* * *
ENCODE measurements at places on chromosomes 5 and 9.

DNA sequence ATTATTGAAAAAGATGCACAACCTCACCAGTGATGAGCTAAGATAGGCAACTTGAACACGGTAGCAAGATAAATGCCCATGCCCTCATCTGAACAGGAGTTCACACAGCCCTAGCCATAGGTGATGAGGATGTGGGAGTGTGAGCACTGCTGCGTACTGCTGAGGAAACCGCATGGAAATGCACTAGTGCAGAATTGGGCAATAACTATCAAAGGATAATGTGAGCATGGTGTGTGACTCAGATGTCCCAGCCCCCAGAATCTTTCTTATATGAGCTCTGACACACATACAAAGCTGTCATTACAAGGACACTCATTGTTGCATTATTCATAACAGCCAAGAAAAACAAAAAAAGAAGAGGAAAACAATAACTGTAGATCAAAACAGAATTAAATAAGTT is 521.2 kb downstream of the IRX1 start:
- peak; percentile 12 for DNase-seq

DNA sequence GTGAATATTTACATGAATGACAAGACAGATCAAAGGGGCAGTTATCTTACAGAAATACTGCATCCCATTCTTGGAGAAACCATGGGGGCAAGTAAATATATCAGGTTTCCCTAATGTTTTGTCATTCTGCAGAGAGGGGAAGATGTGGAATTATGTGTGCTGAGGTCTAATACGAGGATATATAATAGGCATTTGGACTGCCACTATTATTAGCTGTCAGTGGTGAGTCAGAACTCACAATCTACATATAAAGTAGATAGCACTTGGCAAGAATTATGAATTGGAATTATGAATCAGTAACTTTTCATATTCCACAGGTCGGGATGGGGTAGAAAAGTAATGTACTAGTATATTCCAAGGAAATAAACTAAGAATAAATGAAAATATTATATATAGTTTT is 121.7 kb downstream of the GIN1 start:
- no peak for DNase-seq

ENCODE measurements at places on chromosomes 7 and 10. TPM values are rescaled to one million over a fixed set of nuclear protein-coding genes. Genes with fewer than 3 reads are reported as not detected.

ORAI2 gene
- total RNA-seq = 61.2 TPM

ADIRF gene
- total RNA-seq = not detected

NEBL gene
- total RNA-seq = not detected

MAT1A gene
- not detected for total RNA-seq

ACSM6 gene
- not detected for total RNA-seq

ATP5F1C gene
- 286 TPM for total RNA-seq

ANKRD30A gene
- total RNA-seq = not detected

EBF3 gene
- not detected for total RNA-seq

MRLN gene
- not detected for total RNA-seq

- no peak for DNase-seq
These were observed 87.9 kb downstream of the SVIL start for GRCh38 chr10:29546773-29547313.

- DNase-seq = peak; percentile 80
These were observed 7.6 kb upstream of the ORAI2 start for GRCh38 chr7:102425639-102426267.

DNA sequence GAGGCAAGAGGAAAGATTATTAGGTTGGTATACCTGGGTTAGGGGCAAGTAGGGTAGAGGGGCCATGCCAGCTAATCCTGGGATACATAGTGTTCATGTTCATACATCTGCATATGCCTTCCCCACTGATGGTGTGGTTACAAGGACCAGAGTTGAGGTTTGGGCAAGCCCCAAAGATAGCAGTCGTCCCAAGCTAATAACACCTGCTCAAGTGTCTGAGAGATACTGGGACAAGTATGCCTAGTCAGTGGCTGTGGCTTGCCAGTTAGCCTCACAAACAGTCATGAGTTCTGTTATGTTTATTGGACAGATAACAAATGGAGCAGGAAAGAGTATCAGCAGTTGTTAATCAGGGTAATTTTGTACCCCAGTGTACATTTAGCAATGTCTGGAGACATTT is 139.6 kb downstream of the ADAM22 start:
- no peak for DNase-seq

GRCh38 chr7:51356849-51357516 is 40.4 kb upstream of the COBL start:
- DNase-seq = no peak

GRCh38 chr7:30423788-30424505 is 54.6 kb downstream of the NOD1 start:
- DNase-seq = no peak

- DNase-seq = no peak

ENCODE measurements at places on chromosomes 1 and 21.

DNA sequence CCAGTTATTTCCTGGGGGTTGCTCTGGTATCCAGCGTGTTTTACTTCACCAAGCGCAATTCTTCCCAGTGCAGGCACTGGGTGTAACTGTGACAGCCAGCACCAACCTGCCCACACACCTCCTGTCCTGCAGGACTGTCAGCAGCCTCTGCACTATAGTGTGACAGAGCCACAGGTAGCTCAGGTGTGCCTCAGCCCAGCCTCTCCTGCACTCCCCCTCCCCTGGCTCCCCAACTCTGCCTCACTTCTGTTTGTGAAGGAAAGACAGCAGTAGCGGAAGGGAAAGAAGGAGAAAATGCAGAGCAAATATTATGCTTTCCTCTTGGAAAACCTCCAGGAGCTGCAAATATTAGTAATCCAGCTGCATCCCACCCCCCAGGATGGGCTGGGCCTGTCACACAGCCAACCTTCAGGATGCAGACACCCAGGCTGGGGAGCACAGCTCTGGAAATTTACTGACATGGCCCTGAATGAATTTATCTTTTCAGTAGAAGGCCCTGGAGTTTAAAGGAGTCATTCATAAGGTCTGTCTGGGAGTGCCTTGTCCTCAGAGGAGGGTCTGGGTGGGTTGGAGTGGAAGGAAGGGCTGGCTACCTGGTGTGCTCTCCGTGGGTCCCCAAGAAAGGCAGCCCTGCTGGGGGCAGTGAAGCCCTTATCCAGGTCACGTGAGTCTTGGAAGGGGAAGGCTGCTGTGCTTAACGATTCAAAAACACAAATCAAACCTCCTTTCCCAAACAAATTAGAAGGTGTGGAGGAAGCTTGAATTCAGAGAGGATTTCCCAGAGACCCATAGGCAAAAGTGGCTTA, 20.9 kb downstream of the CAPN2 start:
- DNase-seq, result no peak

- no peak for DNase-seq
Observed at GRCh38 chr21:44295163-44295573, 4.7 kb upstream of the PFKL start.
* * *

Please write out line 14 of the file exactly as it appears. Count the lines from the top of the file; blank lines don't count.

- not detected for total RNA-seq